How Technology is Disrupting the Legal Industry: Q&A with Abhay Jain

Technology disrupts every industry it touches, and law is no exception. Yet, lawyers have long been saddled with the reputation of being resistant to change, trapped and suffocated by old business models. Is the legal industry inherently different from those that have embraced technology and rapidly evolved as a result? And what changes lie ahead for legal marketing, technology, and client experience?

Litify spoke with Abhay Jain, startup founder and strategic advisor to Fortune 500 companies, about the future of the legal industry. Jain is a partner at Quire, where he advises innovators, creators, and industry leaders on business model design, corporate development, and access to strategic capital. With a law degree from Duke University, he’s no stranger to the unique challenges and opportunities the legal industry faces.

Litify: The legal industry has a reputation as being a late adopter of technology. Are there factors inherent to the industry that contribute to this? 

Jain: Lawyers are taught to be risk averse. All of the legal education system tells you about things that go wrong in contracts, in entrepreneurship, and how to best protect yourself legally and contract around those things that can go wrong. So that leads to an inherent risk adversity, and a startup mentality is about taking risks.

Litify: What are the biggest drivers of change, across industries?

Jain: Obviously technology. Technology is driving consumption behavior, and that applies to attention as well. People are being pulled in a thousand different new directions with their time and their attention. And that’s changing the way media is consumed, purchase decisions are made, and the way we interact with one another as human beings.

Another is access to information. That may not be a new trend, but in the practice of law, for example, if I want to understand legal precedent, there used to be significant closed doors to finding case law. Now, I can Google recent case law, on, say, seatbelt law or seatbelt judgments in the past five years for plaintiffs. You can see all of those results that you previously couldn’t.

The final piece is the rise of the gig economy. People are purchasing less. They’re purchasing homes less, they’re purchasing cars less, and they’re also committing to jobs less. They’d rather work freelance or work remotely, and be able to travel and helicopter in for projects when they know their expertise is needed, and then go to a new location and take on a new project. It’s a very different way of life that’s going to uproot real estate, media consumption, and also the way jobs are done, including in the legal profession.

Litify:  Law firms are increasingly using data and analytics to support decision making in both the business and practice of law. But do you think that big data can be too big, in that companies have a problem sorting through the information to use it intelligently?

Jain: We’re seeing companies collect more and more data, which is great, but data means nothing without the insights that you can pull from it. You need to pinpoint what you need, and understand how all the little pieces of data that are disparate and disorganized tie together to create a narrative.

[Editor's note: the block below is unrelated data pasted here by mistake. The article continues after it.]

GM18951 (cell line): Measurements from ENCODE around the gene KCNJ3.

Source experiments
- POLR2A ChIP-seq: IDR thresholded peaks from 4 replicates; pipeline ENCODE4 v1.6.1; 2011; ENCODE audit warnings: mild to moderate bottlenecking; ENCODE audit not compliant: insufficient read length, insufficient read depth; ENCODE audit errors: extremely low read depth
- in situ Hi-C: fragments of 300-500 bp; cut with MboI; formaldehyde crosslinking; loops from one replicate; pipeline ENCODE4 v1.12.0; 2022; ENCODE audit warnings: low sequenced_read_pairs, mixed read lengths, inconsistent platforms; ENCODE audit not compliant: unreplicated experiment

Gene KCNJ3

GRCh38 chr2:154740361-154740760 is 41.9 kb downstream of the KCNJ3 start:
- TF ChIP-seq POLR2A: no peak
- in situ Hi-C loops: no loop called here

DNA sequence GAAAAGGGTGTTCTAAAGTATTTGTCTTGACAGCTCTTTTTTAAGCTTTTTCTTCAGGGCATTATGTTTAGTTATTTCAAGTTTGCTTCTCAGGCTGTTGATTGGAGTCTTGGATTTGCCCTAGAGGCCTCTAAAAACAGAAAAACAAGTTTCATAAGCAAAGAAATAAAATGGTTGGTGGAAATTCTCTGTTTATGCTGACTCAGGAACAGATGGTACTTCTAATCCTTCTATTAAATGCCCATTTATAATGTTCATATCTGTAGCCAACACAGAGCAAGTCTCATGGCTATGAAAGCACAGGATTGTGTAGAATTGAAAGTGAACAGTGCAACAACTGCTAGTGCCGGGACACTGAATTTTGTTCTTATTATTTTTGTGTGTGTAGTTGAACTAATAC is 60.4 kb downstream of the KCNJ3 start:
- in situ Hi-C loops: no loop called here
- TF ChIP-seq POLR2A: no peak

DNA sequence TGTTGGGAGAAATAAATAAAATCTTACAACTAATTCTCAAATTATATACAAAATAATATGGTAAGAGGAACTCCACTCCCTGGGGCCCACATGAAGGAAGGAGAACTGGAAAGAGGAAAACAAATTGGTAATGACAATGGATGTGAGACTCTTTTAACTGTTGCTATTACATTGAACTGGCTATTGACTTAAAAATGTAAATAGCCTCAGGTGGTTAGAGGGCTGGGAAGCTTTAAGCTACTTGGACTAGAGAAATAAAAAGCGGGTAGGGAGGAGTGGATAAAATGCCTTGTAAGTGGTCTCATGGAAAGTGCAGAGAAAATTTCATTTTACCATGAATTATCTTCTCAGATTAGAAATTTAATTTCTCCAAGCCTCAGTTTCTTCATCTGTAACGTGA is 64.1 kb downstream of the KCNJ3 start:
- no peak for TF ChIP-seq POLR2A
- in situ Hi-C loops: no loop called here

For example, Walmart for the past ten years was collecting raw video footage of all of their aisles, just because they thought the data could become valuable one day. Some smart people came in and put AI-driven facial recognition and retinal identification into some of these videos and were able to map out in each aisle where people’s attention was drawn to and to which products across demographics, and at different times of day. In this massive well of data, if you’re able to go in and take out those sorts of insights, that can be incredibly powerful.

Insights are hard to come by. Analytics and analysis and drawing correlations are relatively easy. The insights of what it actually means and what the company should do as a result of it are what defines a lot of strategic advisory work.

Litify: Law is paralleling the rest of the business world by becoming a buyer’s market for legal services, as opposed to a seller’s market. Thomson Reuters acknowledges in their “2019 Report on the State of the Legal Market” that “clients are in control.” Jeff Bezos cites an “obsessive focus on the customer” as the top reason for Amazon’s success. What are your thoughts on this multi-industry switch to a “buyer’s market”?

Jain: There’s just such a wealth of options out there that it truly is becoming a buyer’s market. Access to information is key. The more you can learn and research and understand about companies online, the more informed  potential buyers are.

For lots of traditional players, all they have to compete on is price at this point, especially for lower-value legal engagements, such as filing IP forms. The only true distinction happens at senior levels, where big corporate engagements require the expertise of a partner. But otherwise, everything else is relatively commoditized.

The same thing is happening in the banking industry. Any sufficiently intelligent analyst or associate more or less can value your company and manage a transaction. At that level, it’s hard to distinguish output between Goldman Sachs, JP Morgan, or anyone else. The true differentiation beyond fees happens with the partners’ brilliant thinking and broad relationships. Honestly, with most transactions, that level of insight is not even really needed. But, when it is, having those resources at your disposal are absolutely critical.